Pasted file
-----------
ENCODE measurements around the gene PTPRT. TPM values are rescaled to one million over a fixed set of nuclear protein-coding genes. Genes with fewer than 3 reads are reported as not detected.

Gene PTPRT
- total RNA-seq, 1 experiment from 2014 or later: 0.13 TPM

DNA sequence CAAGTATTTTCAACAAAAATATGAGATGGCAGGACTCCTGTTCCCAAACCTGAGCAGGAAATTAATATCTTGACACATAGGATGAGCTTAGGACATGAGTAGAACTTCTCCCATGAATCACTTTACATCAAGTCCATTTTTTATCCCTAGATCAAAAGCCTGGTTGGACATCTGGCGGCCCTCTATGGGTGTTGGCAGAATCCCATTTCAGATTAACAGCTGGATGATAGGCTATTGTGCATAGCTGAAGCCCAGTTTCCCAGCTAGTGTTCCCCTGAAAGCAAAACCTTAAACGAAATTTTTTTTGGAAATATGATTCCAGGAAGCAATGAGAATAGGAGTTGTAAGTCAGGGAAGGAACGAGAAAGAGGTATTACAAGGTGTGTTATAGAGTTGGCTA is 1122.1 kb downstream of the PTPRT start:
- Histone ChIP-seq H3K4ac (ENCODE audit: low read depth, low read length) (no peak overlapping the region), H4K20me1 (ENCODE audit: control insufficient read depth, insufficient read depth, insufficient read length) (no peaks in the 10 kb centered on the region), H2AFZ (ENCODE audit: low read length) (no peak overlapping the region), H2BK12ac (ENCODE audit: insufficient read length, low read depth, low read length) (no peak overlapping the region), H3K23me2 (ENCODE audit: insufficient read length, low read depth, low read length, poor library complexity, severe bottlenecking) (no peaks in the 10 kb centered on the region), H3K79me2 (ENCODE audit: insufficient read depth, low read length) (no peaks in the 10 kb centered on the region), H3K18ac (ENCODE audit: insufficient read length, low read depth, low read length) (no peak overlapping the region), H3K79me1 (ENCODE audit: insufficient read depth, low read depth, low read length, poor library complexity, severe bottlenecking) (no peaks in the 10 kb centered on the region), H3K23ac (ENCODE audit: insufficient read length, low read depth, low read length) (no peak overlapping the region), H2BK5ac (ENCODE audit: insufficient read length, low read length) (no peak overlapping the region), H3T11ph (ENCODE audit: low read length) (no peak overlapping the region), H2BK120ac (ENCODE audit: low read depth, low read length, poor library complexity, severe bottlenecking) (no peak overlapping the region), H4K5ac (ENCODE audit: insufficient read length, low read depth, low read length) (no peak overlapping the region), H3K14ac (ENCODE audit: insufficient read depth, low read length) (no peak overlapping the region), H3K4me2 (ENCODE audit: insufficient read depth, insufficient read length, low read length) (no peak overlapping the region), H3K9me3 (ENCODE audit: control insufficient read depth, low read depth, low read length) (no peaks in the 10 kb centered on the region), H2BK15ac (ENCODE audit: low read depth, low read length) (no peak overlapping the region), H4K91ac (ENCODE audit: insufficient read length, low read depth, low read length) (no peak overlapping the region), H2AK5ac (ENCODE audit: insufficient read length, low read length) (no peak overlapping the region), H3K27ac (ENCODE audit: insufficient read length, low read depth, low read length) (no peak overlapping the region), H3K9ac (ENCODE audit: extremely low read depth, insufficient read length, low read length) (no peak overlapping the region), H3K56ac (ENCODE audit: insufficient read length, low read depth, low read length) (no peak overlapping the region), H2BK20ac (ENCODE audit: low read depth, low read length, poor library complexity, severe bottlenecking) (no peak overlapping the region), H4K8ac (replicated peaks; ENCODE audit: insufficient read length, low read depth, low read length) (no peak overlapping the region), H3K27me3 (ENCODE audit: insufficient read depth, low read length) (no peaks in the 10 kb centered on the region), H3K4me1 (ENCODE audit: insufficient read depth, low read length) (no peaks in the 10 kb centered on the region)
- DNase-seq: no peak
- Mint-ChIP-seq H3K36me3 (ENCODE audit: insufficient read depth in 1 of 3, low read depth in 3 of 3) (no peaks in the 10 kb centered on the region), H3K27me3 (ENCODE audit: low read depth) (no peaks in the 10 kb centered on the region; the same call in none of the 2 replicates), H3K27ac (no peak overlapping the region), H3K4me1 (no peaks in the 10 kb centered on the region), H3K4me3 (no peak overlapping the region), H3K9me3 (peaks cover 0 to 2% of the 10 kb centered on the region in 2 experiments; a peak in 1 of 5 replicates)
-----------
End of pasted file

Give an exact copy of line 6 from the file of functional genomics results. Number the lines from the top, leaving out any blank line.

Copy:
- DNase-seq: no peak